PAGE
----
Brazil’s Sentiment Is (Still) Falling, Will Cut | MACROCAST

  • Monday, November 28, 2016

Welcome to The Signal’s “Macrocast.” Each week, we provide analysis and forecasting on the most important upcoming central bank communications.


Federal Reserve
Forecast: Speakers likely to reinforce message of minutes and signal December hike
Analysis:After a quiet holiday week, this week features eight speeches from six Fed speakers. Although we expect hawkish signals from all (especially Mester’s speech on December 1), the two speeches to watch closely will be Fischer’s and Dudley’s (November 29 before market open). These speeches will echo the restrained hawkishness* of  last week’s minutes (residual** 0.37, the highest in almost a year) and signal that the December rate hike continues to be the base case…unless something drastic alters financial conditions in the next two weeks.


European Central Bank
Forecast: Likely to emphasize financial stability and address concerns over a weak euro
Analysis: Benoît Cœuré will talk Greece, its debts, and the role it continues to play in the Eurozone, but all eyes will be on Mario Draghi this week as he testifies before the European Parliament. With the bank’s momentum slightly hawkish (0.35) and trend nearly neutral, we expect optimism about economic growth tempered by the need to address a weakening euro.

Bank of Israel
Forecast: Likely to hold rates, express more neutral tone on November 28
Analysis: While the bank’s sentiment has been somewhat dovish over the past few months, it’s now pulling back toward neutral. With reasonably strong economic growth and very low unemployment, we expect the Bank of Israel will hold rates this week.

Central Bank of Brazil
Forecast: Likely to cut Selic rate by 25 bps on November 30
Analysis: In the last six months the bank’s aggregate trend has fallen by roughly 2 standard deviations, but it has only cut the Selic rate once: 25 basis points in October. The continued decline in sentiment coupled with falling inflation (revised down from 1.6% this year to 1.0%) suggests the bank will cut rates once again. Although a 50 basis point cut seems justified by the economic data, sentiment has only marginally declined since the 25 basis point cut in October, they’ll likely maintain the current pace of rate cuts.  


Bank of Canada
Forecast: Poloz likely to discuss growing importance of service sector
Analysis: Stephen Poloz is giving a speech on Monday, November 28 that will likely highlight the growing role of the service sector in the Canadian economy. Although monetary policy may not be directly addressed, this speech could clarify if the recent dovish shift (momentum -0.42) is a durable policy signal or just nerves caused by the uncertainty surrounding U.S. politics and trade.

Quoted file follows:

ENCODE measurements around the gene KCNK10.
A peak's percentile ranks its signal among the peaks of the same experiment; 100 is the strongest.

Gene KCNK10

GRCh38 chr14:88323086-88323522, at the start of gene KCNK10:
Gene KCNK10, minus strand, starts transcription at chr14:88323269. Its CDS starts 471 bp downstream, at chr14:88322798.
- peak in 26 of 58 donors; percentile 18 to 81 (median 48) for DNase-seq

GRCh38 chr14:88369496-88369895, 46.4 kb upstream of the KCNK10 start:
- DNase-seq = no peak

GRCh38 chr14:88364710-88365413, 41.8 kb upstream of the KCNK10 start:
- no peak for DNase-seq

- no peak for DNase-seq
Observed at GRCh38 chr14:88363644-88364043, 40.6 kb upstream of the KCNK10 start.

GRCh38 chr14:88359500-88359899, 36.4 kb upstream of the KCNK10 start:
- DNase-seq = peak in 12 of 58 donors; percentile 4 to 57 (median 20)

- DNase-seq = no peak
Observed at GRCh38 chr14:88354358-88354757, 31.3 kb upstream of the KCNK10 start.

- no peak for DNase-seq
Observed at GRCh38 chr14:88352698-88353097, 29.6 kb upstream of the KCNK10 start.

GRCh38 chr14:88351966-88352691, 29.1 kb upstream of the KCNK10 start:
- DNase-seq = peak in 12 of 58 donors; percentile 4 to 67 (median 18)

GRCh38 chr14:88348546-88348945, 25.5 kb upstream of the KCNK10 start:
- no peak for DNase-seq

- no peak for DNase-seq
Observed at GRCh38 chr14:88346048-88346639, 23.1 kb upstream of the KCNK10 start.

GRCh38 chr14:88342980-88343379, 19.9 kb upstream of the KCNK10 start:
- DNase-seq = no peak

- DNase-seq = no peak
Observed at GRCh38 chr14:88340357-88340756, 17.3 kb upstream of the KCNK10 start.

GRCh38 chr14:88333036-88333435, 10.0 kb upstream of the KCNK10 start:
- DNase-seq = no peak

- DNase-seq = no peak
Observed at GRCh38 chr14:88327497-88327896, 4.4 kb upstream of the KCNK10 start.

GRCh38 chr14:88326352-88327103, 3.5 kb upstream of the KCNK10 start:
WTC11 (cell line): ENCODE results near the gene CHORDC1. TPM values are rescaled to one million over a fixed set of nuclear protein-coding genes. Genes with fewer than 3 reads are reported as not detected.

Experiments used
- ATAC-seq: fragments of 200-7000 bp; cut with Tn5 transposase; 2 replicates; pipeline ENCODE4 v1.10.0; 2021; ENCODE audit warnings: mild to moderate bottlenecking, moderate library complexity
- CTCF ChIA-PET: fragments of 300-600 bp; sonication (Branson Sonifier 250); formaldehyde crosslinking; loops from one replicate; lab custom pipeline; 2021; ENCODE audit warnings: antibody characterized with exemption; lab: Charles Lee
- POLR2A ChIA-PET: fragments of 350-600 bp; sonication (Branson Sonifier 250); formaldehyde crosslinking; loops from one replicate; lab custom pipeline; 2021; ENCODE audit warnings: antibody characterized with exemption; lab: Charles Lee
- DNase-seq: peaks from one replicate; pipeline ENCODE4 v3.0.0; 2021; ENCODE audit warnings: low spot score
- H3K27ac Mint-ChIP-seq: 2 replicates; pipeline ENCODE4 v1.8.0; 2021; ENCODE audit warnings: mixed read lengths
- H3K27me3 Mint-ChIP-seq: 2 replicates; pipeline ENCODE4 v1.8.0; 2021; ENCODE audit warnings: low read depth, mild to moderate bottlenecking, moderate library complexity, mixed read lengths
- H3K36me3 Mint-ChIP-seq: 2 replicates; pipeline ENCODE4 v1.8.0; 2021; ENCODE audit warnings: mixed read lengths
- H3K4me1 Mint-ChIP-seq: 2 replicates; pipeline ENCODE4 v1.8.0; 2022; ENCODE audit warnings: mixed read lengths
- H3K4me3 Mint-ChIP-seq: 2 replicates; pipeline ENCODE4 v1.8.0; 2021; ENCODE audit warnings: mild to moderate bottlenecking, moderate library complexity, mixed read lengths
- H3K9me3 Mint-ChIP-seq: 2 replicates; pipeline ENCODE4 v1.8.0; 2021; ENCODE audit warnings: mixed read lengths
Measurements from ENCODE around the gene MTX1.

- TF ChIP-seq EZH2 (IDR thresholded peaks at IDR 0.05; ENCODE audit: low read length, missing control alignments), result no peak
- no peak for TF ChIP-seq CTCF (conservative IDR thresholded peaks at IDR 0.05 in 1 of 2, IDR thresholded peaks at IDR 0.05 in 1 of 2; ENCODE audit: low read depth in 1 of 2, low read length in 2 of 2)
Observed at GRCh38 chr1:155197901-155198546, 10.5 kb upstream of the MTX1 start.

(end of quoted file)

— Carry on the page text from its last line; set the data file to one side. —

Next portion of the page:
Norges Bank
Forecast: Neutral/slightly hawkish sentiment likely to continue
Analysis: Egil Matsen has given just three speeches in the last year and all have been nearly neutral (-0.05, 0.08, and 0.10 respectively), so we anticipate neutral or slightly hawkish sentiment from Matsen when he speaks on December 1. His tone will likely be consistent with Norges Bank’s mild hawkishness (momentum 0.29).


The Signal Team

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* Prattle’s models are based on the historical relationship between central bank language and market reaction, which is used as the basis of evaluation for future communications. The scores are normalized around zero and range between -2 and 2, negative numbers indicating dovishness and positive numbers indicating hawkishness. Aggregate trend is the overall sentiment of the bank calculated using a LOESS fitting of trend using a 12-month window.

** Residual scores represent the tone of a communication compared to the rolling, 12-month average for that individual communication type or speaker. Raw scores represent the tone of a communication compared to the average of all communications. Momentum is the average of the last ten residual scores.

Disclaimer: the forecasts provided herein are based upon sources believed by Prattle Analytics, LLC D/B/A Prattle, to be reliable and to be developed from models which are generally accepted as methods for producing economic forecasts.

Prattle cannot guarantee the accuracy or completeness of the information upon which this Report and such forecasts are based. This Report does not purport to disclose any risks or benefits of entering into particular transactions and should not be construed as advice with regard to any specific investment or instance. The opinions and judgments expressed within this Report made as of this date are subject to change without notice.

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